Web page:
Full Disk Encryption in Linux (Ubuntu / Mint) - secure?

Discussion in 'privacy technology' started by Forever, Jan 12, 2015.

  1. Forever

    Forever Registered Member

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    Hello,

    I'm wondering. Why is Ubuntu and Mint only using SHA1 for Full Disk Encryption? I heard several times that SHA1 shouldn't be used anymore because it is weak and it could be cracked.

    Could you guys explain me why we should use the default GUI encryption if we can just encrypt the system over the terminal with like SHA512? I'm I paranoid or is it just a lie that SHA1 has been broken?
     
  2. krustytheclown2

    krustytheclown2 Registered Member

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    LUKS uses AES-256 which is solid (the NSA approves of it for top secret stuff). The password is hashed with SHA-1, but it's really not a huge security risk. Read this:

    https://unix.stackexchange.com/questions/101347/how-can-i-extract-the-hash-value-of-a-luks-device

    In practice, modern-day strong encryption's strength far surpasses anybody's ability to crack it, even the NSA. If there's a serious adversary that wants to see what you have or what you're doing on your LUKS encrypted computer, probably the last thing they're going to think of is brute forcing it. Hardware keyloggers, firmware backdoors, and sophisticated malware are the name of the game. Why bother spending millions of dollars on the computing power needed to break your encryption (still unlikely with any amount invested) when they can just pay your maid a thousand bucks to flash your bios with some new rootkit that catches your encryption password the next time you type it in?
     
  3. mirimir

    mirimir Registered Member

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    Right. With dm-crypt/LUKS, physical security becomes the weakest link.

    One can unlock LUKS with a USB key, as described at http://www.gaztronics.net/howtos/luks.php However, adversaries can see in cryptroot-ask.sh that a USB key is specified, and also precisely where the random passphrase is located on that USB key. So it had better be well hidden. One could use a micro flash chip instead, which would be far easier to hide, and to destroy in an emergency. And one could keep backup copies of said micro flash chip securely hidden, or even store an image (securely encrypted) in the cloud.

    Adversaries can still recover the LUKS master key from RAM. To get around that, there are tweaks to store the master key in CPU cache. However, if adversaries have physical access, they might as well just install a rootkit that sends interesting data to a remote server. Such a rootkit would also get around firewall rules, of course.

    So indeed, physical security is the weakest link :)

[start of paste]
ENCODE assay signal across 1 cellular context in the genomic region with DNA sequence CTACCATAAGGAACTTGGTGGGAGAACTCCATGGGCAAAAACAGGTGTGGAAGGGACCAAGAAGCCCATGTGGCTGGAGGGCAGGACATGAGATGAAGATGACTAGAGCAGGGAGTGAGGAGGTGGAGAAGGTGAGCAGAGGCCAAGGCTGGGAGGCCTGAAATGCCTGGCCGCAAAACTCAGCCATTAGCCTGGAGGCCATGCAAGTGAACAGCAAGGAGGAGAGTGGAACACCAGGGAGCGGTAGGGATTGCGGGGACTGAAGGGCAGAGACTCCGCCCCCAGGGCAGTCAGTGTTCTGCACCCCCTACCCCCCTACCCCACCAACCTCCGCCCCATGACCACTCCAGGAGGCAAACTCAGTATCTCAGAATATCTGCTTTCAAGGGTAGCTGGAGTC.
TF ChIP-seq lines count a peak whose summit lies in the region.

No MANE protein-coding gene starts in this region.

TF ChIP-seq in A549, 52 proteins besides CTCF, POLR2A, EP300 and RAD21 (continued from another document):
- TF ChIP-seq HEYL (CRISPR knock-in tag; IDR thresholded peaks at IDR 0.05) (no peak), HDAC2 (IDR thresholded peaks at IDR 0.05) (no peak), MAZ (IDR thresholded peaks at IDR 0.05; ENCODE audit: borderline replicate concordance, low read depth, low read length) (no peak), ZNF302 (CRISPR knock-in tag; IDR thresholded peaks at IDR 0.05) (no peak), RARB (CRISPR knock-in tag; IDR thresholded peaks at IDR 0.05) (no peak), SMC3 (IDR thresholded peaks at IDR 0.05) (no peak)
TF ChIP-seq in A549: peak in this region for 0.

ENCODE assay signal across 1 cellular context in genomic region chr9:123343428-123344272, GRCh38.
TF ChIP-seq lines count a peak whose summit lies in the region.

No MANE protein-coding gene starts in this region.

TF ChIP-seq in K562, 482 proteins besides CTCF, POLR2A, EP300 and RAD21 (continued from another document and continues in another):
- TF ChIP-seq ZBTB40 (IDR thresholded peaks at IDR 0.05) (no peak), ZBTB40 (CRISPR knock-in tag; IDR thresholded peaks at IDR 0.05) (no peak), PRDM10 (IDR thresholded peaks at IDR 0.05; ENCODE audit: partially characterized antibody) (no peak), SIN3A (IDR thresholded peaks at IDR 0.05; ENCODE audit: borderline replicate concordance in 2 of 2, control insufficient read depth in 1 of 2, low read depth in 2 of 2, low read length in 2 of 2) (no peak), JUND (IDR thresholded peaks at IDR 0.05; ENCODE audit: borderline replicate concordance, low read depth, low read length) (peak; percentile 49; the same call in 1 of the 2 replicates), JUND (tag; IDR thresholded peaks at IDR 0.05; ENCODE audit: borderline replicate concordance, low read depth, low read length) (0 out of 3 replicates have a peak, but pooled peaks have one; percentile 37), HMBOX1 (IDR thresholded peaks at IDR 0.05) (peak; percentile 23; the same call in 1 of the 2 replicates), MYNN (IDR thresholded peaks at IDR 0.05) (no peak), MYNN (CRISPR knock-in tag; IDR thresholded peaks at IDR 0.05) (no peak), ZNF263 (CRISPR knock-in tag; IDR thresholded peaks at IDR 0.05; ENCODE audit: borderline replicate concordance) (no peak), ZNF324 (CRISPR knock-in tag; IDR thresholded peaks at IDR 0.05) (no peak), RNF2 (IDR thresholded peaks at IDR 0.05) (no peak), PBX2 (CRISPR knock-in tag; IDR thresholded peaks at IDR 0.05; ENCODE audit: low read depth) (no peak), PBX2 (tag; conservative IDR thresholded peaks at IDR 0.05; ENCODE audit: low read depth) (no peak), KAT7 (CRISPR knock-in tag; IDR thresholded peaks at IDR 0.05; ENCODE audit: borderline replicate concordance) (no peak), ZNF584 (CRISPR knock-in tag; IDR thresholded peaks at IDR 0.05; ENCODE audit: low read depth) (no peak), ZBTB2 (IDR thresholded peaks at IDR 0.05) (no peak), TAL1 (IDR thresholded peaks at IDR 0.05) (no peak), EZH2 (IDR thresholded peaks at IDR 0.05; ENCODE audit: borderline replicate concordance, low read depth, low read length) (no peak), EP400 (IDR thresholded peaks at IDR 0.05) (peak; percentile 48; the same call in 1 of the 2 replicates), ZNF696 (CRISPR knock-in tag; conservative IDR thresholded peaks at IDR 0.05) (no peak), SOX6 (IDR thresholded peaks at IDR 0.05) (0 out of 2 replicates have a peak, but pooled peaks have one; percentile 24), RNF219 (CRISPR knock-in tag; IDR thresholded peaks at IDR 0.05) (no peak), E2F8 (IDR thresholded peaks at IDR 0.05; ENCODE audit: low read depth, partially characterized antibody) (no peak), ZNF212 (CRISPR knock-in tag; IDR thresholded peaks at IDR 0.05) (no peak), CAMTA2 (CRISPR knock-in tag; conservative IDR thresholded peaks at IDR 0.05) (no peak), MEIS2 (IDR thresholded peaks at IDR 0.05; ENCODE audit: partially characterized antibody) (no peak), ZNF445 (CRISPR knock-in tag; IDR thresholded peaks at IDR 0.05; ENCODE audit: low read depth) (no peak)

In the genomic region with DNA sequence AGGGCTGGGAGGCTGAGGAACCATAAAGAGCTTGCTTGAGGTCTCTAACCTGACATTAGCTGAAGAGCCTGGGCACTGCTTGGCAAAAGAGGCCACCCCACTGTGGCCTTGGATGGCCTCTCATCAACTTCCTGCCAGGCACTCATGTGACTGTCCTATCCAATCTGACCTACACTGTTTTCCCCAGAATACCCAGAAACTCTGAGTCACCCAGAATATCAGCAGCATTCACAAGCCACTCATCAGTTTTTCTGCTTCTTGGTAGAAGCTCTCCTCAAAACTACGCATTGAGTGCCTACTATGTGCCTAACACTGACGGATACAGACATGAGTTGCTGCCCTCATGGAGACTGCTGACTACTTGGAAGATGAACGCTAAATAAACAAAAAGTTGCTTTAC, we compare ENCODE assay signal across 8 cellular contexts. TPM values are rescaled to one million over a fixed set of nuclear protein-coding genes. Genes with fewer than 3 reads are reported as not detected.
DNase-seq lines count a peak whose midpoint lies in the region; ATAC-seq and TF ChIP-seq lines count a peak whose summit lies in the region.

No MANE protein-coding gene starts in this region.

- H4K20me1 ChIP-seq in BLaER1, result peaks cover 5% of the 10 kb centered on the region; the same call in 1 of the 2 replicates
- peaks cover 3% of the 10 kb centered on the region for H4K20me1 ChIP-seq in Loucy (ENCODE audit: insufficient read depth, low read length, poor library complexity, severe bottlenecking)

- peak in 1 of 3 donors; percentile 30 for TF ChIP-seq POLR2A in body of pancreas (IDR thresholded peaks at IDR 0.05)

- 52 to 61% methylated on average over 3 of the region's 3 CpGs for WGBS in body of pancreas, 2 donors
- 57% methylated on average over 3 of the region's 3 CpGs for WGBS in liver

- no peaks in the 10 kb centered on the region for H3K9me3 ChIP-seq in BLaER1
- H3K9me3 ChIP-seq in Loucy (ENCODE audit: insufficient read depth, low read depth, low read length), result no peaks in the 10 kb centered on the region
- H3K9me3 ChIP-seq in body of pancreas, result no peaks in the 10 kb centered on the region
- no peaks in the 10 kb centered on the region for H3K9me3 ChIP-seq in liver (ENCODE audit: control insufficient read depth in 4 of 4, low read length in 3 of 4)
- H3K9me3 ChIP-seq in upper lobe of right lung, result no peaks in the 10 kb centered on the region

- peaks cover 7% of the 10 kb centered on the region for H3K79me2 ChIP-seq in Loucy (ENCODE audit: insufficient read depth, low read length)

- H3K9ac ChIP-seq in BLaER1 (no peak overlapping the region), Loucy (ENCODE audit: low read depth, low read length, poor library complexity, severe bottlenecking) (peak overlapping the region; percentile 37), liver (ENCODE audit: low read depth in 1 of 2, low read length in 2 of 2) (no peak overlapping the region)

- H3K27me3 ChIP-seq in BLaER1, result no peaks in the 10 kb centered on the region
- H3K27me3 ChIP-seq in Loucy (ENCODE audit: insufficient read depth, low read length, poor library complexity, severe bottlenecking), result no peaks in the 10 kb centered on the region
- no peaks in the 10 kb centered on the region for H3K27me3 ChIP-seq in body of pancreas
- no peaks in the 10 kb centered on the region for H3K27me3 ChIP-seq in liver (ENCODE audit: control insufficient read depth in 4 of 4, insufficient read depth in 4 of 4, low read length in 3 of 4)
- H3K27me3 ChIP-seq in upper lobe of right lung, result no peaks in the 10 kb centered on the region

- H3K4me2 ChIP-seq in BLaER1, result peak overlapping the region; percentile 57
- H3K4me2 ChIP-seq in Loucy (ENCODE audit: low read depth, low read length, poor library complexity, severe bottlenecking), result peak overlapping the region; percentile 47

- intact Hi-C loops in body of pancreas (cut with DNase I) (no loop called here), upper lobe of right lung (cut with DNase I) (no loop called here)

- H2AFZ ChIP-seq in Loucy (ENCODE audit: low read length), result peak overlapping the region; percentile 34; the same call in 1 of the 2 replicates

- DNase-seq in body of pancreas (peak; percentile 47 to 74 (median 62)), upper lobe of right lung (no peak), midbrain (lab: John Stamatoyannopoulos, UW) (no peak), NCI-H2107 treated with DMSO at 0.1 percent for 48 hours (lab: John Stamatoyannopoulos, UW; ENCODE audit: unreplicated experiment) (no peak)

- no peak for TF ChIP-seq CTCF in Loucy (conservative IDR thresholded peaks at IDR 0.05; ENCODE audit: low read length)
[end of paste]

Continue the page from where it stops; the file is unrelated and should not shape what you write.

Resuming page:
4. Palancar

    Palancar Registered Member

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    Physical security is definitely the weakest link. I am going to stretch that concept by saying that being able to "see LUKS" is also a physical thing, and I would contribute dearly to a scheme where the physical presence of LUKS could be hidden. As it stands, I don't want to be involved with a strong adversary and refuse to surrender the LUKS password. Since they can't break the password by a long shot, they may just "break" me! That is a separate thread to be sure.
     
  5. Forever

    Forever Registered Member

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    And why are TrueCrypt / VeraCrypt and other encryption software not using SHA1 for hashing? They recommend SHA512, Whirpool and hashes with like 512 key lengh
     
  6. mirimir

    mirimir Registered Member

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    Right. But a key aspect of physical security, in this context, is to prevent adversaries from inspecting your devices. And realistically, if it gets to the point that such adversaries are inspecting your devices, they won't stop until they find what they expect. Indeed, even if they find nothing, maybe they'll plant whatever they expect to find :(
     
  7. dogbite

    dogbite Registered Member

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    How can they plant something if the system is fully encrypted?
     
  8. Forever

    Forever Registered Member

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    I guess by a Hardware Keylogger?
     
  9. mirimir

    mirimir Registered Member

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    They can wipe the disk (after imaging, of course) and write whatever they want :)
     
  10. Palancar

    Palancar Registered Member

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    There are some interesting "thoughts" on the posts directly above this one. In a "Cinderella world" you would never have to contend with LE doing anything except pure enforcement. WDE is about the smartest thing you can do to protect yourself from anything getting "planted" on a drive that wasn't there when it was taken. Please don't misunderstand me. I am not saying its something that is likely to ever happen. Its just nice to know that it CANNOT happen on a fully encrypted drive that can't be opened for file system access.

    I struggle with much of this. I really don't want genuine "bad guys" to get away with horrible stuff (whatever that is!), but at the same time I don't want good guys to have their "space" invaded just because they want privacy. In a sense this is much like Snowden's actions. There are both sides.